by Jason M. Gross
Remember the Seinfeld episode where Jerry’s girlfriend Gwen’s attractiveness waxes and wanes depending on the lighting? Well, the Mercedes concept for the S Class model in 2025 has a similar problem–from certain angles, it looks quite sleek, but from others, in particular the side view, it looks awkward, uninteresting, and simply too long.
Nevertheless, in crafting the design and powertrain concept for the
F125, Mercedes has made a bold statement on the direction it wants to
take its brand after what will have been 125 years of contributions to
the world of automobiles. What is that statement? That consumers can
have their cake and eat it too: the equivalent of 87 mpg in a
high-performance full-sized luxury saloon with a sporty design.
With its fast roofline and downward sloping hood, the design is sleek
and modern more than upright and elegant. But this is only true from
the front and the oblique angle – something about the single gullwing
door (when closed) is off-putting when viewing the car from a 180-degree
angle. From head-on, the headlights look slant eyed and too thin. I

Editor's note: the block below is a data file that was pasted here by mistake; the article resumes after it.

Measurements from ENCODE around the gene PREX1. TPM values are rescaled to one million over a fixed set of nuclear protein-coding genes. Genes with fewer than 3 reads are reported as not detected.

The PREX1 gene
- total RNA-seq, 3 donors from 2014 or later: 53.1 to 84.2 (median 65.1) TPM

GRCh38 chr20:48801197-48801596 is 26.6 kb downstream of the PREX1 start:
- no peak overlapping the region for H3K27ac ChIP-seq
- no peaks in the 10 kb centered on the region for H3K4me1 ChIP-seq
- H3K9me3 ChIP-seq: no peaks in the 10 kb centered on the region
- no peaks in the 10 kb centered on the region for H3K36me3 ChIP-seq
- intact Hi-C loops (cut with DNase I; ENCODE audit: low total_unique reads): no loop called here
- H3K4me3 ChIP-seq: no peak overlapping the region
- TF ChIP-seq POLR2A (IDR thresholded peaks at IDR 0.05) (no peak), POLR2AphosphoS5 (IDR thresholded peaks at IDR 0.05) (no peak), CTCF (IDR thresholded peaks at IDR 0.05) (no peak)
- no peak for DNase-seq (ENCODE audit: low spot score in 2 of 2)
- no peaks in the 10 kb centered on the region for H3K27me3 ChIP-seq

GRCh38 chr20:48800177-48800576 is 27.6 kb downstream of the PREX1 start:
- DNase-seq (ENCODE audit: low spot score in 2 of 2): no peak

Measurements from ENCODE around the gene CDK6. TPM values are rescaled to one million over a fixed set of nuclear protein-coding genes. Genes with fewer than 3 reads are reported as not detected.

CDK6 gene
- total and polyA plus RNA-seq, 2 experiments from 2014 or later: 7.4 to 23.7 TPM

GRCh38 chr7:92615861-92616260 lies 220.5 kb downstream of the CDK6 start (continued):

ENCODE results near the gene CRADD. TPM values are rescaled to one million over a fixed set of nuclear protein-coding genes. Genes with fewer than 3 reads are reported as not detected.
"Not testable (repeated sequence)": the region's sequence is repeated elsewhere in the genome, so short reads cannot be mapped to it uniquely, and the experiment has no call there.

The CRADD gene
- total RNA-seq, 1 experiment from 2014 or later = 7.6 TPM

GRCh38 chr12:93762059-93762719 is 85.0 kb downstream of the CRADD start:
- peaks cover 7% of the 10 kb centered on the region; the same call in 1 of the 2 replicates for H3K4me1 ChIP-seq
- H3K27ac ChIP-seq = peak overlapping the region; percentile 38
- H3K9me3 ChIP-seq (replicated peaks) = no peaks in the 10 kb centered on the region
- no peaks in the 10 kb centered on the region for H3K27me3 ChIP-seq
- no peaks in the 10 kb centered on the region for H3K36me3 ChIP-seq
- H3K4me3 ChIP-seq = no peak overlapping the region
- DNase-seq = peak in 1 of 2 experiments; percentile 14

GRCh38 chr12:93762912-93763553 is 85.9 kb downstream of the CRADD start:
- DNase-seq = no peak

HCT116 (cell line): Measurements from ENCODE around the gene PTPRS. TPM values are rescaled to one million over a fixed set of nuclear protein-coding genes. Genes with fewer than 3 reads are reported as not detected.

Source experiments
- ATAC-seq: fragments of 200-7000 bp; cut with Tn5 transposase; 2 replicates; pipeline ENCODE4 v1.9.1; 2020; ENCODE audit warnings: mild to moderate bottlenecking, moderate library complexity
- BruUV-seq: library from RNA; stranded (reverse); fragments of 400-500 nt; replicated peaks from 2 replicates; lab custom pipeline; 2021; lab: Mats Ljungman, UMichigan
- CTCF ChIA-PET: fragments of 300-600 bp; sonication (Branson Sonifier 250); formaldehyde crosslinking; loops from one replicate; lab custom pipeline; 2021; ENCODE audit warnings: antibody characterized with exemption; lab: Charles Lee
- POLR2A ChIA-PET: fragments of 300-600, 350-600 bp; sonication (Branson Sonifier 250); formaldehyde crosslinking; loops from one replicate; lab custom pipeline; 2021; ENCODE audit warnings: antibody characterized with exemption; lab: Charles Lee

believe the designers should enlarge them while maintaining the curved
triangular shape of the lights. In addition, the Mercedes star needs to
be implanted on the front of the vehicle in between the air intake
slats. The hood ornament is just not audacious enough for this attempt
at a groundbreaking design. Some dimensions would need to be adjusted
but I think it could be done.
In addition to the gullwing doors, 3-D interior display, and cloud based
telematics system, the vehicle is slated to use four electric motors
(paired with each wheel), powered by a fuel cell that stores hydrogen in
a series of metal-organic framework (MOF) storage vessels that can be
integrated with the car’s body to save space and weight. Of course,
there would need to be a hydrogen infrastructure in place to fuel
automobiles such as the F125. The advantage of a hydrogen powered fuel
cell is that compared to a traditional Electric Vehicle, the “fueling”
is much more rapid than electrically charging a battery, which can take
up to 8 hours or more for some cars. Mercedes also claims the range of
this vehicle would be equivalent to that of an internal combustion
engine–at more than 600 miles.
The concept car is expected to weigh just 3750 pounds, 850 pounds fewer
than the current S400 hybrid. This is due to the use of carbon fiber,
aluminum, and other lightweight materials. Thanks to its reduced mass
and torque heavy electric powertrain, Mercedes estimates the F125 will
reach 62 mph in only 4.9 seconds.
Overall, this futuristic flagship concept features a unique combination
of features but I’m afraid that unlike Gwen, it needs more than a mere
lighting adjustment for its true beauty to shine through.
What you think about the F-125? Hot or not? Head over to the Forum and see what members are saying about it!